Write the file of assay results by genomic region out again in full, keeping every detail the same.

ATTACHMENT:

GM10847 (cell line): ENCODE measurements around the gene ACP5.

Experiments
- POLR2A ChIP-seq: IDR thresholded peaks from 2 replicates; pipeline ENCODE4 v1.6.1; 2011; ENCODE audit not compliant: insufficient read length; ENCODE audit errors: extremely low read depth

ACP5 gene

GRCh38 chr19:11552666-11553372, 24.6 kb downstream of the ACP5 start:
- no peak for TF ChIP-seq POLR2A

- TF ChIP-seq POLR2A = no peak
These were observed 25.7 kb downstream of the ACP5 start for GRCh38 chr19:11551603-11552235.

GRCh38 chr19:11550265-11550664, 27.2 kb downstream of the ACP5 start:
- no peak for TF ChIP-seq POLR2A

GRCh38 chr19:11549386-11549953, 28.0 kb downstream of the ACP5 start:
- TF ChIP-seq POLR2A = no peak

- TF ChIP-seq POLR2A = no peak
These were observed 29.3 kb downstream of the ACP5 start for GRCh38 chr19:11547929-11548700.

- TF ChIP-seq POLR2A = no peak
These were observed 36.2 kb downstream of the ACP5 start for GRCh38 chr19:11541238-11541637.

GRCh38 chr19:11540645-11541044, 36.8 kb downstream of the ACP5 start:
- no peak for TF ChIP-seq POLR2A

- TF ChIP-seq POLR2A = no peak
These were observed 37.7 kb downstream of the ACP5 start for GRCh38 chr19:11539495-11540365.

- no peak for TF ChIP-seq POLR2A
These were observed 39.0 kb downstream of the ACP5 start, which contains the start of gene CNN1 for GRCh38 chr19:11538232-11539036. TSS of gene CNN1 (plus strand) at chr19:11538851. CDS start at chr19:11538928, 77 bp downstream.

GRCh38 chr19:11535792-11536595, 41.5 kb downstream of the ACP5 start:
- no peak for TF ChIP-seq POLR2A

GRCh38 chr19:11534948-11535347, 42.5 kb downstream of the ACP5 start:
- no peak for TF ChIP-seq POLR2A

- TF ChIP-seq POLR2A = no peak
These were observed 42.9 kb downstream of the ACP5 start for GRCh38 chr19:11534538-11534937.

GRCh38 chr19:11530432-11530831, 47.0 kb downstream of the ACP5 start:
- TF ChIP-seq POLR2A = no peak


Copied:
GM10847 (cell line): ENCODE measurements around the gene ACP5.

Experiments
- POLR2A ChIP-seq: IDR thresholded peaks from 2 replicates; pipeline ENCODE4 v1.6.1; 2011; ENCODE audit not compliant: insufficient read length; ENCODE audit errors: extremely low read depth

ACP5 gene

GRCh38 chr19:11552666-11553372, 24.6 kb downstream of the ACP5 start:
- no peak for TF ChIP-seq POLR2A

- TF ChIP-seq POLR2A = no peak
These were observed 25.7 kb downstream of the ACP5 start for GRCh38 chr19:11551603-11552235.

GRCh38 chr19:11550265-11550664, 27.2 kb downstream of the ACP5 start:
- no peak for TF ChIP-seq POLR2A

GRCh38 chr19:11549386-11549953, 28.0 kb downstream of the ACP5 start:
- TF ChIP-seq POLR2A = no peak

- TF ChIP-seq POLR2A = no peak
These were observed 29.3 kb downstream of the ACP5 start for GRCh38 chr19:11547929-11548700.

- TF ChIP-seq POLR2A = no peak
These were observed 36.2 kb downstream of the ACP5 start for GRCh38 chr19:11541238-11541637.

GRCh38 chr19:11540645-11541044, 36.8 kb downstream of the ACP5 start:
- no peak for TF ChIP-seq POLR2A

- TF ChIP-seq POLR2A = no peak
These were observed 37.7 kb downstream of the ACP5 start for GRCh38 chr19:11539495-11540365.

- no peak for TF ChIP-seq POLR2A
These were observed 39.0 kb downstream of the ACP5 start, which contains the start of gene CNN1 for GRCh38 chr19:11538232-11539036. TSS of gene CNN1 (plus strand) at chr19:11538851. CDS start at chr19:11538928, 77 bp downstream.

GRCh38 chr19:11535792-11536595, 41.5 kb downstream of the ACP5 start:
- no peak for TF ChIP-seq POLR2A

GRCh38 chr19:11534948-11535347, 42.5 kb downstream of the ACP5 start:
- no peak for TF ChIP-seq POLR2A

- TF ChIP-seq POLR2A = no peak
These were observed 42.9 kb downstream of the ACP5 start for GRCh38 chr19:11534538-11534937.

GRCh38 chr19:11530432-11530831, 47.0 kb downstream of the ACP5 start:
- TF ChIP-seq POLR2A = no peak